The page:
Problem:
Prove that for any natural N, 1000^N - 1 cannot be a divisor of 1978^N - 1
Short and Sweet :)
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The short and sweet answer is that 1000ᴺ-1 always has a higher power of three in its prime factorisation than does 1978ᴺ-1, so the former can never be a divisor of the latter.
ReplyDeleteA longer version goes something like this:
1000ᴺ-1 is a 3N-length string of 9s, so always has factors 9 and 111, and is thus always divisible by 27.
1978ᴺ-1 is only divisible by 27 when N = 9n.
However, when N = 9n, 1000ᴺ-1 is divisible by 243.
1978ᴺ-1 is only divisible by 243 when N = 81n.
But when N = 81n, 1000ᴺ-1 is divisible by 2187.
And so on, and in general:
3ʲ | 1978ᴺ-1 ⇒ N = 3ʲ⁻¹n ⇒ 3ʲ⁺² | 1000ᴺ-1
To understand why N = 3ʲn ⇒ 3ʲ⁺³ | 1000ᴺ-1, consider how factors with digit sum 3 are pulled out as N increases:
9 × 111
9 × 111 × 1001001
9 × 111 × 1001001 × 1000000001000000001
...
As for 3ʲ | 1978ᴺ-1 ⇒ N = 3ʲ⁻¹n, I do not actually have an explicit proof but believe it can be proved from elementary results and half a cup of coffee.
The straightforwardness seems plausible from the fact that Wolfram Alpha can calculate it so easily, even for biggish numbers and, at least at time of writing, has a bug for the case N = 1 that it gives no integer solutions to 1978ˣ (mod 3) = 1.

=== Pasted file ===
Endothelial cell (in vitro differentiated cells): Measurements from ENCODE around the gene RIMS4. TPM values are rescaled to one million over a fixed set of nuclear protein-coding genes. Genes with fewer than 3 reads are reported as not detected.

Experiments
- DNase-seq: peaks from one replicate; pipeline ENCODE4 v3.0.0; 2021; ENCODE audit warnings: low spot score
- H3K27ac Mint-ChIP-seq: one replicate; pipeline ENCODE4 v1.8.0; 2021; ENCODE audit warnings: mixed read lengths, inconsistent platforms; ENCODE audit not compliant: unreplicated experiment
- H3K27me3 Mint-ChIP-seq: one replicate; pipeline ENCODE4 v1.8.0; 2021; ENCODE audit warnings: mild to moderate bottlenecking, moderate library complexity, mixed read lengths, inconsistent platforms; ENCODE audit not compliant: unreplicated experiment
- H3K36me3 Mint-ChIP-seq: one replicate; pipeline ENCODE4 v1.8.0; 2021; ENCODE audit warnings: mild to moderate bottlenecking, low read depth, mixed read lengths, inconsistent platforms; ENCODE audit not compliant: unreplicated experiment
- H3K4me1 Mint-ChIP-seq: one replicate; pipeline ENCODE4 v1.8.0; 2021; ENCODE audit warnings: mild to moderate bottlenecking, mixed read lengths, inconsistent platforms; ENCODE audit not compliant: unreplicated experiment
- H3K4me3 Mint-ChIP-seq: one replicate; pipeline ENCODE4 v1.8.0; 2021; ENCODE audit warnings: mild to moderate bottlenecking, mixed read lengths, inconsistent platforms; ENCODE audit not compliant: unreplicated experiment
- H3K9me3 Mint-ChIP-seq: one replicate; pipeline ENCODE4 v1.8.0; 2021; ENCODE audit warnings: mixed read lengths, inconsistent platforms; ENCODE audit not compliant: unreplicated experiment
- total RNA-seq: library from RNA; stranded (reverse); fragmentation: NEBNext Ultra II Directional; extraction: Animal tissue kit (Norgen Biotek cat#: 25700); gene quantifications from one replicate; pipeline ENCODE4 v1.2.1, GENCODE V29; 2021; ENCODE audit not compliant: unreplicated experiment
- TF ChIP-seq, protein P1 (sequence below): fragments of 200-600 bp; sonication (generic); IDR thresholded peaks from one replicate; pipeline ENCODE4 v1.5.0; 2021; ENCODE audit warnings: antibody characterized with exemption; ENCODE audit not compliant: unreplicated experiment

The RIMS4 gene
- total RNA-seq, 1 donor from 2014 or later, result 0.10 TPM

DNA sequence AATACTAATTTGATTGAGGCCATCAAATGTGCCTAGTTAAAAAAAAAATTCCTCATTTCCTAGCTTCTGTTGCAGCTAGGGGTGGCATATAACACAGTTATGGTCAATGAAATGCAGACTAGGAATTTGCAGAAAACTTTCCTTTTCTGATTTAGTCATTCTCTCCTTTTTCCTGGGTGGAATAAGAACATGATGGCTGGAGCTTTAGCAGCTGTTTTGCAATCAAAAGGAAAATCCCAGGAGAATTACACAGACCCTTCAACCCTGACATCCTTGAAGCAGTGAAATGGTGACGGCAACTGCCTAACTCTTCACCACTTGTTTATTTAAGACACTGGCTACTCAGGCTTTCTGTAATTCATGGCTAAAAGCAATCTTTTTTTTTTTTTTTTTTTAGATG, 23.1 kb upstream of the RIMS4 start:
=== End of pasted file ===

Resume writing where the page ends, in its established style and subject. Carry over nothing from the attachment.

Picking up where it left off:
http://tech.groups.yahoo.com/group/mathforfun/message/10836
ReplyDeletecan we prove by using induction?
ReplyDeleteConsider 1978^N-1. For N=4i+1, one's digit is 7. For 4i+2, it is 3. 4i+3, it is 1. 4i, it is 5. And consider 1000^N-1 which has only either 8 or 0 in the one's place. They never match. Hence proved.
ReplyDelete???? 1000^N-1 is of the form 999 or 999999 or 999999999 .... and not as you have described. Actually I also worked on those lines but the solution would not lie there.
DeleteSolution is there in in the link http://tech.groups.yahoo.com/group/mathforfun/message/10836 using group theory .
ReplyDeleteClickable: http://tech.groups.yahoo.com/group/mathforfun/message/10836.
ReplyDeleteVivek: That link is spot on. Thanks. Everything is done "properly". My comment above has the right idea but the details are a bit dodgy, hehe.
Litu: My instinct is that this is one of those problems where the Math you would need for the inductive step is the same that could be used for the general case more easily.
Srikar: Firstly 1000ᴺ-1 always ends in 9, not "either 8 or 0". Secondly, if I understand you correctly then the premise of your proof is mistaken - a number can divide another number even if their final digits do not match.